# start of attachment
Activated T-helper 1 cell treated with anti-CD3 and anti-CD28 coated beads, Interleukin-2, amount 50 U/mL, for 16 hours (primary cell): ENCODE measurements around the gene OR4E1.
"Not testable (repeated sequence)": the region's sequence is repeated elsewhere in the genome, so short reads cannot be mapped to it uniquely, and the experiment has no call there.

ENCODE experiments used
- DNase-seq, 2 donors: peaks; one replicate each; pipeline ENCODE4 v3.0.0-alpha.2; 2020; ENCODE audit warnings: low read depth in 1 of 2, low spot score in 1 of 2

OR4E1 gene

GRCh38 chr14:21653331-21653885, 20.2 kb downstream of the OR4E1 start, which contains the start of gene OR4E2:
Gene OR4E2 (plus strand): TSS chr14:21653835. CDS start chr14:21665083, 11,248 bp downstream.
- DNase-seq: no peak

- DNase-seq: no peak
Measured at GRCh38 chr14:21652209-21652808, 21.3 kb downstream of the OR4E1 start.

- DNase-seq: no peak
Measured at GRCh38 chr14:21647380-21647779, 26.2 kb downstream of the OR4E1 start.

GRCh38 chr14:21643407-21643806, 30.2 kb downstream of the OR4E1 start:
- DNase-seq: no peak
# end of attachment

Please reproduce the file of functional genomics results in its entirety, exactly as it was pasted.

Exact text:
Activated T-helper 1 cell treated with anti-CD3 and anti-CD28 coated beads, Interleukin-2, amount 50 U/mL, for 16 hours (primary cell): ENCODE measurements around the gene OR4E1.
"Not testable (repeated sequence)": the region's sequence is repeated elsewhere in the genome, so short reads cannot be mapped to it uniquely, and the experiment has no call there.

ENCODE experiments used
- DNase-seq, 2 donors: peaks; one replicate each; pipeline ENCODE4 v3.0.0-alpha.2; 2020; ENCODE audit warnings: low read depth in 1 of 2, low spot score in 1 of 2

OR4E1 gene

GRCh38 chr14:21653331-21653885, 20.2 kb downstream of the OR4E1 start, which contains the start of gene OR4E2:
Gene OR4E2 (plus strand): TSS chr14:21653835. CDS start chr14:21665083, 11,248 bp downstream.
- DNase-seq: no peak

- DNase-seq: no peak
Measured at GRCh38 chr14:21652209-21652808, 21.3 kb downstream of the OR4E1 start.

- DNase-seq: no peak
Measured at GRCh38 chr14:21647380-21647779, 26.2 kb downstream of the OR4E1 start.

GRCh38 chr14:21643407-21643806, 30.2 kb downstream of the OR4E1 start:
- DNase-seq: no peak